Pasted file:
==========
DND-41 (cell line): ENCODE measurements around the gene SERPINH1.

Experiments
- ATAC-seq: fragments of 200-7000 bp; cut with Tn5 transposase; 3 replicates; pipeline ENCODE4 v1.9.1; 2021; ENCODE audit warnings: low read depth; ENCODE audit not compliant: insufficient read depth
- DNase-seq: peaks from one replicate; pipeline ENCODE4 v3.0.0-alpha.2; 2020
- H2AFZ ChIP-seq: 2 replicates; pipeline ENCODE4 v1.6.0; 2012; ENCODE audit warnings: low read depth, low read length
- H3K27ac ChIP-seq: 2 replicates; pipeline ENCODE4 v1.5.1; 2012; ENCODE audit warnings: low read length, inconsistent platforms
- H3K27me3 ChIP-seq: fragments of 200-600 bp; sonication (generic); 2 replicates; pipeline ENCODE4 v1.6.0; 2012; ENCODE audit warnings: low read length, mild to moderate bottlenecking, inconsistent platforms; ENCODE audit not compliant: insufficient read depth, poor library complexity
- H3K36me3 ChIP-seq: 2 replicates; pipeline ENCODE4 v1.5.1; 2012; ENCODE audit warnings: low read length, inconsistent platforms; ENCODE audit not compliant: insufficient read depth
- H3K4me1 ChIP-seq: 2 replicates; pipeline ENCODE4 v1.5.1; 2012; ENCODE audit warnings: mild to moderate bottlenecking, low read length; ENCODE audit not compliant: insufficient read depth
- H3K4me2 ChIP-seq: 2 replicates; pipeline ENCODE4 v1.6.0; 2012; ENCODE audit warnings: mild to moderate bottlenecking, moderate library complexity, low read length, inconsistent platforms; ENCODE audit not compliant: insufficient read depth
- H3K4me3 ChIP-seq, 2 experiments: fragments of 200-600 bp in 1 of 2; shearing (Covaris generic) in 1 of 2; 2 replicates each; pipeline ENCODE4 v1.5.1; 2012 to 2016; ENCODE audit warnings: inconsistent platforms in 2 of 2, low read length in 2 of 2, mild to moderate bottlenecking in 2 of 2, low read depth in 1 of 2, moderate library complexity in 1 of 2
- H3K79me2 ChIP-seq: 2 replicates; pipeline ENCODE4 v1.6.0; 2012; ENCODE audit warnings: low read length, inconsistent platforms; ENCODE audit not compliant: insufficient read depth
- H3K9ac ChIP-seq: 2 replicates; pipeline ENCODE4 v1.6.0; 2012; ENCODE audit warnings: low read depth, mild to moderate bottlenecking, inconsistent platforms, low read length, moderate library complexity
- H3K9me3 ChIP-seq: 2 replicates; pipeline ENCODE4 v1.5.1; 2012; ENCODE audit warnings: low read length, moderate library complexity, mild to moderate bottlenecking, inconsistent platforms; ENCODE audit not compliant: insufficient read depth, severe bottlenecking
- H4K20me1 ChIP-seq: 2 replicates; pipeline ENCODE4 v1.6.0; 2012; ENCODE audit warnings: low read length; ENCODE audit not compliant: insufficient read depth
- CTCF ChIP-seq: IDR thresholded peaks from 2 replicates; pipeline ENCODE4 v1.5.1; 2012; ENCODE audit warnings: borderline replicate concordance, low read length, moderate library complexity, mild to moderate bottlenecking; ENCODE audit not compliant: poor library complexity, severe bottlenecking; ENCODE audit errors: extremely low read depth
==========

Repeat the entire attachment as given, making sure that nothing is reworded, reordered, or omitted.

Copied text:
DND-41 (cell line): ENCODE measurements around the gene SERPINH1.

Experiments
- ATAC-seq: fragments of 200-7000 bp; cut with Tn5 transposase; 3 replicates; pipeline ENCODE4 v1.9.1; 2021; ENCODE audit warnings: low read depth; ENCODE audit not compliant: insufficient read depth
- DNase-seq: peaks from one replicate; pipeline ENCODE4 v3.0.0-alpha.2; 2020
- H2AFZ ChIP-seq: 2 replicates; pipeline ENCODE4 v1.6.0; 2012; ENCODE audit warnings: low read depth, low read length
- H3K27ac ChIP-seq: 2 replicates; pipeline ENCODE4 v1.5.1; 2012; ENCODE audit warnings: low read length, inconsistent platforms
- H3K27me3 ChIP-seq: fragments of 200-600 bp; sonication (generic); 2 replicates; pipeline ENCODE4 v1.6.0; 2012; ENCODE audit warnings: low read length, mild to moderate bottlenecking, inconsistent platforms; ENCODE audit not compliant: insufficient read depth, poor library complexity
- H3K36me3 ChIP-seq: 2 replicates; pipeline ENCODE4 v1.5.1; 2012; ENCODE audit warnings: low read length, inconsistent platforms; ENCODE audit not compliant: insufficient read depth
- H3K4me1 ChIP-seq: 2 replicates; pipeline ENCODE4 v1.5.1; 2012; ENCODE audit warnings: mild to moderate bottlenecking, low read length; ENCODE audit not compliant: insufficient read depth
- H3K4me2 ChIP-seq: 2 replicates; pipeline ENCODE4 v1.6.0; 2012; ENCODE audit warnings: mild to moderate bottlenecking, moderate library complexity, low read length, inconsistent platforms; ENCODE audit not compliant: insufficient read depth
- H3K4me3 ChIP-seq, 2 experiments: fragments of 200-600 bp in 1 of 2; shearing (Covaris generic) in 1 of 2; 2 replicates each; pipeline ENCODE4 v1.5.1; 2012 to 2016; ENCODE audit warnings: inconsistent platforms in 2 of 2, low read length in 2 of 2, mild to moderate bottlenecking in 2 of 2, low read depth in 1 of 2, moderate library complexity in 1 of 2
- H3K79me2 ChIP-seq: 2 replicates; pipeline ENCODE4 v1.6.0; 2012; ENCODE audit warnings: low read length, inconsistent platforms; ENCODE audit not compliant: insufficient read depth
- H3K9ac ChIP-seq: 2 replicates; pipeline ENCODE4 v1.6.0; 2012; ENCODE audit warnings: low read depth, mild to moderate bottlenecking, inconsistent platforms, low read length, moderate library complexity
- H3K9me3 ChIP-seq: 2 replicates; pipeline ENCODE4 v1.5.1; 2012; ENCODE audit warnings: low read length, moderate library complexity, mild to moderate bottlenecking, inconsistent platforms; ENCODE audit not compliant: insufficient read depth, severe bottlenecking
- H4K20me1 ChIP-seq: 2 replicates; pipeline ENCODE4 v1.6.0; 2012; ENCODE audit warnings: low read length; ENCODE audit not compliant: insufficient read depth
- CTCF ChIP-seq: IDR thresholded peaks from 2 replicates; pipeline ENCODE4 v1.5.1; 2012; ENCODE audit warnings: borderline replicate concordance, low read length, moderate library complexity, mild to moderate bottlenecking; ENCODE audit not compliant: poor library complexity, severe bottlenecking; ENCODE audit errors: extremely low read depth